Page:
The Maimal are said to have converted to Islam at the hands of the famous Sufi saint of western Assam, Hazrat Shah Jalal. They are found along the banks of the Sonai and Barak rivers. The community are found mainly in the districts of Cachar, Karimganj and Hailakandi, and speak the Sylhet dialect of Bengali.
Going by such a vivid mixed cultural and traditional Assamese ethnicity, they, the Assamese Muslims stand apart vis a vis rest of Muslims of India. They can be termed as “Ethnic tribes” of Assam.
With the exercise of updation of the NRC, the Muslims of Assam has been clubbed together with the “other Muslims” ( the ones who are known as Miya Muslims or Pomua Muslims migrating from Bangladesh). This has eventually led to an identity crisis. Muslims comprise of 34% in Assam ( 2011 Census). The Muslims in Assam are time and again put in the same pedestal that of illegal Bangladeshis. The 2011Census report invariably depicts a “demographic invasion” with 11 of the districts of Assam turning out to be “Muslim majority”. Surpringly this growth is not among the indigeneous Muslims. It is the migrant population which has added to the growth. Eventually, the indigeneous Muslims are turned into a minority. Hence, indigeneous Muslims are gripped in psychosis of losing their ethnic identity. They cannot and will not cow down to the invasion of the “migrant” population into their ethnic fabric. The indigeneous Muslims have a culture of their own- that of Assamese culture. The migrant population, with their fanatical and radical approach try to mingle with the Assamese Muslims by propagating sense of belonging to one religion- Islam. True, Assamese Muslims follow Islam but they are very much Assamese- they follow Assamese culture. Not limited to celebrating Bihu, a custom among the Deshi is the use Shatashi, a wedding thali. At the groom’s home, the same thali has nine lamps. Sindoor, the first thing to be bought before the parties embark upon their grand Deshi shadi, is the most important thing. Some married women even sport sindoor on their foreheads. The use of turmeric-green gram (mah-halodhi) paste is also considered auspicious at weddings, where the Assamese gamosa and dhoti are customary outfits. Talking about festival, just like the Boisagu of Bodos and the Boishu of Rabhas, the Deshi Muslims also have their own Bihu which they call Beshoma. With varying locations it is also called Bishma orChait-Boishne. As Deshi Muslims have converted from Rajbongshis, the rituals of Beshoma are very similar to the celebrations of Rajbongshis which they call Bishma or Bishuma. These and many rituals are prevalent among the indigenous Muslim. They want their identity to be intact. They do not want to be branded simply as Muslims. Rather they want to be identified by their ethnicity. The fear of being assimilated with Muslims, in general, has led the indigenous Muslims forming various organisations like the Sodou Axom Goriya Moriya Deshi Jatiya Parishad, Sodou Axom Goriya Chatra Parishad to bolster their demand to be identified as ethnic tribes.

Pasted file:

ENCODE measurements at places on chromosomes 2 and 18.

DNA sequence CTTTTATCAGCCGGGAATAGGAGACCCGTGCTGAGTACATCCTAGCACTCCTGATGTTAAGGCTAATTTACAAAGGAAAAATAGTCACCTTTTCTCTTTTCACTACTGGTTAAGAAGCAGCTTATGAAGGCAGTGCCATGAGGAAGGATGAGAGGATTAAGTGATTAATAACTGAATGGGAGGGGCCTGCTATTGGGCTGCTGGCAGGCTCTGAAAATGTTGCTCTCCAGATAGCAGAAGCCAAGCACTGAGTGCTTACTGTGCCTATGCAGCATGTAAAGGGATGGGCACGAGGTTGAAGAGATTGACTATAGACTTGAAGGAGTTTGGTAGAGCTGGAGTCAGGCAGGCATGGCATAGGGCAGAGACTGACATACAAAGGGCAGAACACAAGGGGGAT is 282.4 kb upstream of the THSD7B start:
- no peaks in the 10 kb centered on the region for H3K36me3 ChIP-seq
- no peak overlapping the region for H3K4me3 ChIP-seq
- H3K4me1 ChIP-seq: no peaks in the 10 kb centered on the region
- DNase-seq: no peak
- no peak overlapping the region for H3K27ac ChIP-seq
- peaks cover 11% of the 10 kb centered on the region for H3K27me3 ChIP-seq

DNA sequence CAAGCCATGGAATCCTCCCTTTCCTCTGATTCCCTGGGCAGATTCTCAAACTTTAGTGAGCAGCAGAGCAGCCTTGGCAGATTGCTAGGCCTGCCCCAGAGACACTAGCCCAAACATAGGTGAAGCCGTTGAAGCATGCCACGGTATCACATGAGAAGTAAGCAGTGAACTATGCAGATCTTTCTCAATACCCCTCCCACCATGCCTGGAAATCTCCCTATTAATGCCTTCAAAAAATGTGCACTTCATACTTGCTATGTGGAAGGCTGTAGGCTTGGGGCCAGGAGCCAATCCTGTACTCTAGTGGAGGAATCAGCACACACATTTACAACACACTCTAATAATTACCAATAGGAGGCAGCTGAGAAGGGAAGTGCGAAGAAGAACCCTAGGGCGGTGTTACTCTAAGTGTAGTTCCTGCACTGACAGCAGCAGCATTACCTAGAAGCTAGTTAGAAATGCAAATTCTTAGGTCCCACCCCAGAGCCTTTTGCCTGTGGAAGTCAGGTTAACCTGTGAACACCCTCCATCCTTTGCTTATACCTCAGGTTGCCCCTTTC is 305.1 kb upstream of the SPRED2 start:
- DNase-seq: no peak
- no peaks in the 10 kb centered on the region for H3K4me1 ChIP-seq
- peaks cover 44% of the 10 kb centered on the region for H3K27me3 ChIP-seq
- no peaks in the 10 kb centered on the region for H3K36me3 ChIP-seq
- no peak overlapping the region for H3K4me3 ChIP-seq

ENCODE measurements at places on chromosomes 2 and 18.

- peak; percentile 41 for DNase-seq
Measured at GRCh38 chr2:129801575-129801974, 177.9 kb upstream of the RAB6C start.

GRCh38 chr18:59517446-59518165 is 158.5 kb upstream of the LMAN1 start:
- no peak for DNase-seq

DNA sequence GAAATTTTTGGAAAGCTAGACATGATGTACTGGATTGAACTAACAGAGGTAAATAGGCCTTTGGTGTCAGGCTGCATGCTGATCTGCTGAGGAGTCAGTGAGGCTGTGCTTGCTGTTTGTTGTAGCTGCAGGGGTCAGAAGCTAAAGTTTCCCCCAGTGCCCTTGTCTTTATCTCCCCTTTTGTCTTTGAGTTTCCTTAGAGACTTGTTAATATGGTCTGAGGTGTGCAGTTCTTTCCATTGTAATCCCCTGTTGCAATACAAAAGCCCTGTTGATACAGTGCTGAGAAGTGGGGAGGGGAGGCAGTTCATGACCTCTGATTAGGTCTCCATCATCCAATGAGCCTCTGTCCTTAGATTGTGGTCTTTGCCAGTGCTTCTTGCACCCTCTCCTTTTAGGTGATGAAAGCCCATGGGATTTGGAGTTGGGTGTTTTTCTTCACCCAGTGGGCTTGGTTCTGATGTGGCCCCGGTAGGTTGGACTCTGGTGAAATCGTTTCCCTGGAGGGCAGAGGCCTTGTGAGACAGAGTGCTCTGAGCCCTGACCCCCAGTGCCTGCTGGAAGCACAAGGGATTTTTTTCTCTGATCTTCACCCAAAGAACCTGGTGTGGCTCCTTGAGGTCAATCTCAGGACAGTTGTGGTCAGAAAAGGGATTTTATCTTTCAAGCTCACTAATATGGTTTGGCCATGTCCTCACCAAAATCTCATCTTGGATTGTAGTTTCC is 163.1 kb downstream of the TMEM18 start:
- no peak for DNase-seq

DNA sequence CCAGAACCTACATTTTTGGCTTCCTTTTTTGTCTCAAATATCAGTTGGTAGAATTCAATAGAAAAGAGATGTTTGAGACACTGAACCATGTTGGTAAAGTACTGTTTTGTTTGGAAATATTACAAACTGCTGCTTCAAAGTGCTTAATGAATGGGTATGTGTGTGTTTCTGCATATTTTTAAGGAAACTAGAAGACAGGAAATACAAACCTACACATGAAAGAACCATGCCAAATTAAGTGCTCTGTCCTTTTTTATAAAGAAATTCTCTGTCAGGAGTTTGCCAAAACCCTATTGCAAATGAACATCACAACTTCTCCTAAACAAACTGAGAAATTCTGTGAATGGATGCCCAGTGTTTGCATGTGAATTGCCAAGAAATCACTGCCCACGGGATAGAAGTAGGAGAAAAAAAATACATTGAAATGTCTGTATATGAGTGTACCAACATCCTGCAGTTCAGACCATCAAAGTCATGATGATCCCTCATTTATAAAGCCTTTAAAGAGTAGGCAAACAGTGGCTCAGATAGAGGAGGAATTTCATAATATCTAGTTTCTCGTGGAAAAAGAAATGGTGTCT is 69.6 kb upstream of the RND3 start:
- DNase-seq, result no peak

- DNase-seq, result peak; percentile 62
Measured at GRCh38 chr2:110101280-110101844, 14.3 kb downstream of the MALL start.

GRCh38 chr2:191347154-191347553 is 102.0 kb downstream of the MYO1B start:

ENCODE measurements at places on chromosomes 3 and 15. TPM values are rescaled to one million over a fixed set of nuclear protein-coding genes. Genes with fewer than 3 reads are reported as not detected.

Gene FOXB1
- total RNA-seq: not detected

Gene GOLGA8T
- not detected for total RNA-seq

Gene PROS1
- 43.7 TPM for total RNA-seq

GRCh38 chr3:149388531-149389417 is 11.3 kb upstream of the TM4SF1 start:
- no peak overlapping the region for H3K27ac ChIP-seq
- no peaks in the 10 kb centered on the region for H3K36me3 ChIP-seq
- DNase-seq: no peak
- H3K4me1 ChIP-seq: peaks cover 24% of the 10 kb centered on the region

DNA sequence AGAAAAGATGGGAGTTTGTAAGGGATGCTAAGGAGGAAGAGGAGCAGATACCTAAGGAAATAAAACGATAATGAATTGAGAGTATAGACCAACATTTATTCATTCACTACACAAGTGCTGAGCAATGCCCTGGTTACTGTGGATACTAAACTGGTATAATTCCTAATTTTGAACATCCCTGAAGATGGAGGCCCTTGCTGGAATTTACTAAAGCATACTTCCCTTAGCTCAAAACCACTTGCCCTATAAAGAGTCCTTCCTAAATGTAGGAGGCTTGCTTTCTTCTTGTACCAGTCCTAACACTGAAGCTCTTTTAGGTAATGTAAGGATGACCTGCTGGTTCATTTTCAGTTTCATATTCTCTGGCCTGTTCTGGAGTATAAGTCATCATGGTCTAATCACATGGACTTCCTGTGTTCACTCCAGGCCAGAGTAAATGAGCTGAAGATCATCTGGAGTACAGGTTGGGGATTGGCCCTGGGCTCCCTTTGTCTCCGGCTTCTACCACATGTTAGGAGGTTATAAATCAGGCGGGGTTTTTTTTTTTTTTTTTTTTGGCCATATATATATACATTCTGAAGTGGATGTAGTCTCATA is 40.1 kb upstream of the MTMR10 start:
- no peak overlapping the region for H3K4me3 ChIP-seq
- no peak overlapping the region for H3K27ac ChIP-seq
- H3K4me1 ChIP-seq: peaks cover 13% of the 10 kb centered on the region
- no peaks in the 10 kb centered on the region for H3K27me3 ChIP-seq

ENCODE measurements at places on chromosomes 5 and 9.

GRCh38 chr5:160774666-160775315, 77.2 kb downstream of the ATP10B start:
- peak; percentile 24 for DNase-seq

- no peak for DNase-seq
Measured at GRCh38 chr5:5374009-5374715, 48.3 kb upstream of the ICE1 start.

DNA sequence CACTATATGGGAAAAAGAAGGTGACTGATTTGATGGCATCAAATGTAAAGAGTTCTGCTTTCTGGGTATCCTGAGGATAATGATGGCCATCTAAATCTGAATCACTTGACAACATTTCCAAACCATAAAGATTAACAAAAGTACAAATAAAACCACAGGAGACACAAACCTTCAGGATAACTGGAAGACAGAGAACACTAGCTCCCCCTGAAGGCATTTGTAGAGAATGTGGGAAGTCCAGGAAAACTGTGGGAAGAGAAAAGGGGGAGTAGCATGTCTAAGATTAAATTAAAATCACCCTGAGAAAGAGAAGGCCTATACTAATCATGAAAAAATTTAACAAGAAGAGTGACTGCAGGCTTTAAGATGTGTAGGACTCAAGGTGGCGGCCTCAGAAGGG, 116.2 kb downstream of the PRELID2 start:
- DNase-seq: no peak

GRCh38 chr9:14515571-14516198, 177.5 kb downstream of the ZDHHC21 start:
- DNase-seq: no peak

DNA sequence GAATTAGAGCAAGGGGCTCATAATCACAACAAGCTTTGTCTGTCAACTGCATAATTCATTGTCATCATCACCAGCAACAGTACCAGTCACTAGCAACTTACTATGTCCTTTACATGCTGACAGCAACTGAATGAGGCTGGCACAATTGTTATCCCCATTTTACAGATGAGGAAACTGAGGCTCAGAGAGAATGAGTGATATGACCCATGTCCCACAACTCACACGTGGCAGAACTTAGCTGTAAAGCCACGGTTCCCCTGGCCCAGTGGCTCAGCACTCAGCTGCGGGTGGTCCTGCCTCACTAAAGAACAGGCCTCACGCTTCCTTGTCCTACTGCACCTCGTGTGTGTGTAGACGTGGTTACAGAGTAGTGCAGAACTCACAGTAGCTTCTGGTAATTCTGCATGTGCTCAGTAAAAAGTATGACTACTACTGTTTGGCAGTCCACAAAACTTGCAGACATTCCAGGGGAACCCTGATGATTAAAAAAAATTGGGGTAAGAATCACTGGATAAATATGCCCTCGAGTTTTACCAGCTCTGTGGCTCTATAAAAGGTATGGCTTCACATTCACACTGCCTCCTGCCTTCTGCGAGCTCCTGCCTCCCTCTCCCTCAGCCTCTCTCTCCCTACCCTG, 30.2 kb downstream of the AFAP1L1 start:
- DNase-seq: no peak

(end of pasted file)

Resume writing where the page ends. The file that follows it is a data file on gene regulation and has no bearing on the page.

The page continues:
The road ahead
The present day government in Assam have stated in their election manifesto to protect the rights of the indigeneous Muslims. The gargantuan task remains that how to identify the indigenous Muslims of Assam. It is time that a Census to identify the indigenous Assamese Muslims should be carried out forthwith by the Government. The identification of the existing indigeneous Muslims of Assam will be watershed in order to thwart the nefarious design of usurping rights and privileges of Assamese Muslims. The need of the hour is that indigenous Muslims of Assam should be identified as Goriya, Moriya, Deshi etc and not by their religion. Constitutional safeguard should be provided to them as per the Assam Accord and the intelligentsia must play a pivotal role demanding it. The protection of rights and privileges of the indigenous Muslims should be a priority in order to save the Assamese Muslims from being turned into a minority in its own homeland.